We've all been there: a moment when something of such import happens that the space life allows for it seems too small. For me, the time my grandfather broke free of his dementia to speak last words to me was like that. The time I came home to an empty apartment and knew my marriage was over was like that. But so were the few seconds—at the end of ten years, of three attempts at novels, of a whole adulthood of trying—when my agent told me that I had finally sold my first book.
Unfortunately, life doesn't let time expand to hold these things the way they warrant. Luckily, writing does. I call it breathing room. And I think it's one of the most underappreciated (even at times derided) ideas a creative writer can employ.
Much of the writing world seems to almost worship brevity. The contained moment in an Anton Chekhov story. The way Gordon Lish scraped Raymond Carver's work to the bone. “Cut to the quick.” “Trim the fat.” It's often good advice. One of the rules I find most useful in thinking about scene is David Mamet's exhortation: get in late and out early.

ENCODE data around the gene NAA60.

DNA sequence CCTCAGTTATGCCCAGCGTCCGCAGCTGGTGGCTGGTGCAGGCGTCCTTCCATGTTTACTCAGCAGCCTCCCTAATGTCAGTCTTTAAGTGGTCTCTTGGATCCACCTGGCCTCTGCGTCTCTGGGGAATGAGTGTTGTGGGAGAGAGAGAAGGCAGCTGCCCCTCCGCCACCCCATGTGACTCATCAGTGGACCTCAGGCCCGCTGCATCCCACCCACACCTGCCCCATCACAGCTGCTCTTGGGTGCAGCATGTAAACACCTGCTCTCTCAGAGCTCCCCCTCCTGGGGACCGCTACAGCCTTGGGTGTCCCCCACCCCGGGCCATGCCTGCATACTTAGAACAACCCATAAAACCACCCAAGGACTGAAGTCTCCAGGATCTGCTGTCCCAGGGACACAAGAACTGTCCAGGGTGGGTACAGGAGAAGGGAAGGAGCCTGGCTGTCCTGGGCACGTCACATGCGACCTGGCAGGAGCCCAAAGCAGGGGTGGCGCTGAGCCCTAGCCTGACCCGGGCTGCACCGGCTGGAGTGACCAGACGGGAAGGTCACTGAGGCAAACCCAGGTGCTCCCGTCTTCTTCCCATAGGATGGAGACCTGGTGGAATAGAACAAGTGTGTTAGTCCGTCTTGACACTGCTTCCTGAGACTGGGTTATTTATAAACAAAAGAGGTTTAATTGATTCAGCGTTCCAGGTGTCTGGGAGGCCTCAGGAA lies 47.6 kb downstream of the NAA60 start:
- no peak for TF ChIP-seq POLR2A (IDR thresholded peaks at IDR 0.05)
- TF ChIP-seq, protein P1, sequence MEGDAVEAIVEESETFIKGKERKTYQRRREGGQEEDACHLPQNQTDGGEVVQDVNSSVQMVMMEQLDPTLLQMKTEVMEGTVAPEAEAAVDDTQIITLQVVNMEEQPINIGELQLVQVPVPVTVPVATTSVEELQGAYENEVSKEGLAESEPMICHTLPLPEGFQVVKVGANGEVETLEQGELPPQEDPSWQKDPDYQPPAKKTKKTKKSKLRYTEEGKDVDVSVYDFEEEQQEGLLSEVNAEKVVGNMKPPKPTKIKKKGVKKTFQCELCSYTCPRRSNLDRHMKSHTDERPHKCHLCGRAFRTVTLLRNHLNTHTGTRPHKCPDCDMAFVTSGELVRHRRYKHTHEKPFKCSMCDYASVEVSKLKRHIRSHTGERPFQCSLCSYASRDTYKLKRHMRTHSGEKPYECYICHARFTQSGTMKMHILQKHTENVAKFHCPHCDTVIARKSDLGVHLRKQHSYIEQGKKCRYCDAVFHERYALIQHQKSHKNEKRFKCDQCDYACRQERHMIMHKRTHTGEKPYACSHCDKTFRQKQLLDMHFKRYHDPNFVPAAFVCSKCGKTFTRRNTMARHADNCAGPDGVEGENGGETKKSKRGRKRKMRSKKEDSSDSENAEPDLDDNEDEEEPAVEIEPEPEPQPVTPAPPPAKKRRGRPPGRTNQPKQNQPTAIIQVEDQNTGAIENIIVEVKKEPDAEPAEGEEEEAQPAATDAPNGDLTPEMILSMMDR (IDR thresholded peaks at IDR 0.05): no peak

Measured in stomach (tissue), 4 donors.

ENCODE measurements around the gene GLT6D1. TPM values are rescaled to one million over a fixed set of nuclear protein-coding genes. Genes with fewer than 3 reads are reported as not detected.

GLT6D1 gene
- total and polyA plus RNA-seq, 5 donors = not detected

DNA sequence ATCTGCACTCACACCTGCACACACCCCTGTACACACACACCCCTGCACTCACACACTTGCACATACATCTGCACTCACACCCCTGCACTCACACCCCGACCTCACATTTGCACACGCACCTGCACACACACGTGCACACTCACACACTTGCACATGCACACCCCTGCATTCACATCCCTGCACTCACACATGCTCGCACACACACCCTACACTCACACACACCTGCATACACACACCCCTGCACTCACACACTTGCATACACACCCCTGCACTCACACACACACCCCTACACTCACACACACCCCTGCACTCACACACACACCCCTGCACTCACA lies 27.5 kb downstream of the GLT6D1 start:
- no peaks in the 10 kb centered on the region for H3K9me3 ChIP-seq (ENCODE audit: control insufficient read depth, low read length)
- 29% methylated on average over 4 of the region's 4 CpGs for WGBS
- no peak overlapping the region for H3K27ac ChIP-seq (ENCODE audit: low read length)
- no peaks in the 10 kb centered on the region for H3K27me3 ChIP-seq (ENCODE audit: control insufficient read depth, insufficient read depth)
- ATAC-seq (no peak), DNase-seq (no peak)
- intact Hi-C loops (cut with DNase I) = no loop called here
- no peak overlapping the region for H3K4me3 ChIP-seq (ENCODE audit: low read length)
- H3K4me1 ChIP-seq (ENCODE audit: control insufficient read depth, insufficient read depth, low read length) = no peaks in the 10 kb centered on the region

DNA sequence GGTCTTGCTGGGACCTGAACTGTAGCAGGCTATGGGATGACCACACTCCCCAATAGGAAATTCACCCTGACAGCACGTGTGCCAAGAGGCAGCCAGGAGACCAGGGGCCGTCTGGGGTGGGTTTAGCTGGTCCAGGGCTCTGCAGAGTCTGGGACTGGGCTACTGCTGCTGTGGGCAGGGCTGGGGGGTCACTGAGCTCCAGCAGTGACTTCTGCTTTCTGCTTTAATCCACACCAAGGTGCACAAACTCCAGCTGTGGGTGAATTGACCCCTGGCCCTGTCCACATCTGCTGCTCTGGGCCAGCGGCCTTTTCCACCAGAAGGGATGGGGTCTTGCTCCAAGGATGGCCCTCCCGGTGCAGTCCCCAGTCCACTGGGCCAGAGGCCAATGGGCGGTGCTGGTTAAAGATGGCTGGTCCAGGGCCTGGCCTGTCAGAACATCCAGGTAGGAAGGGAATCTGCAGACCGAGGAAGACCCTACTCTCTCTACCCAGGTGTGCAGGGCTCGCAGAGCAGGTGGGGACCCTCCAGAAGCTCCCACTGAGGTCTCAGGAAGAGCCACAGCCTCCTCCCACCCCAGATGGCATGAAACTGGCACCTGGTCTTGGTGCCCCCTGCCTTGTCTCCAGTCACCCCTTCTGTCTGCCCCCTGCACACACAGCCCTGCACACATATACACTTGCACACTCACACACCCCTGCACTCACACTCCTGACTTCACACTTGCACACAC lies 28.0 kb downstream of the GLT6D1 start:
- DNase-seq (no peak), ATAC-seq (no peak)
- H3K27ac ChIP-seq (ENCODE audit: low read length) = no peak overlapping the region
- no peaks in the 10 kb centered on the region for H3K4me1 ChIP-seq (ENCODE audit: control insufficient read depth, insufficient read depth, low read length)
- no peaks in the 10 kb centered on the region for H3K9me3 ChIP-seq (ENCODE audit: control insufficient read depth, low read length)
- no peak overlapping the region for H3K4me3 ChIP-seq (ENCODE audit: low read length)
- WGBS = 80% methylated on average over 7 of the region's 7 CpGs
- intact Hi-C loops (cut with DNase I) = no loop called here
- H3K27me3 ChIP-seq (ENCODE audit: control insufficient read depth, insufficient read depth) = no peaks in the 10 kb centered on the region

But sometimes brevity is bad. Once, a class I was in read two versions of the same Carver story—one edited down, one fleshed out. Most of us admired the shorter one, but were more moved by the longer. And, in my own writing, it's precisely when a moment demands that I break Mamet's rule that I know I've hit the vital part.
We shouldn't let Mamet or Lish (or our workshop mates) scare us from letting our work breathe. There are plenty of terrific examples of writers who do so: No one gives important moments full rein like Toni Morrison; Cormac McCarthy can spend whole paragraphs describing items in a trapper's cabin; it's part of how they imbue places and moments with weight. W.G. Sebald circles back to the central elements in his novels, deepening our understanding of them the way William Faulkner does by returning again and again to moments. The key is this: each of these writers chooses carefully the moments at which they allow their stories a little more room.
So how do we recognize those moments? I find that two blocks usually stand in the way, one external, one internal. There is the expectation that others will want a story to get where it's going as quickly as it can (surely, it would be better to get there a little later if means the result hits us a little harder). But there is also the way a powerful moment can gust up and sweep a writer forward—often a sign that the moment might be worth revisiting and slowing down.